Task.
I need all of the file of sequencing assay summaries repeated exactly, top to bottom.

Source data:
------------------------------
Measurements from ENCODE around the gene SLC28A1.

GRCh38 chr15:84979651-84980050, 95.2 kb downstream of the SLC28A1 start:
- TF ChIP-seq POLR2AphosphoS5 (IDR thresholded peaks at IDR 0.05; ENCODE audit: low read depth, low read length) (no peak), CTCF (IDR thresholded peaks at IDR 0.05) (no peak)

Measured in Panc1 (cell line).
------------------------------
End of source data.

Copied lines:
Measurements from ENCODE around the gene SLC28A1.

GRCh38 chr15:84979651-84980050, 95.2 kb downstream of the SLC28A1 start:
- TF ChIP-seq POLR2AphosphoS5 (IDR thresholded peaks at IDR 0.05; ENCODE audit: low read depth, low read length) (no peak), CTCF (IDR thresholded peaks at IDR 0.05) (no peak)

Measured in Panc1 (cell line).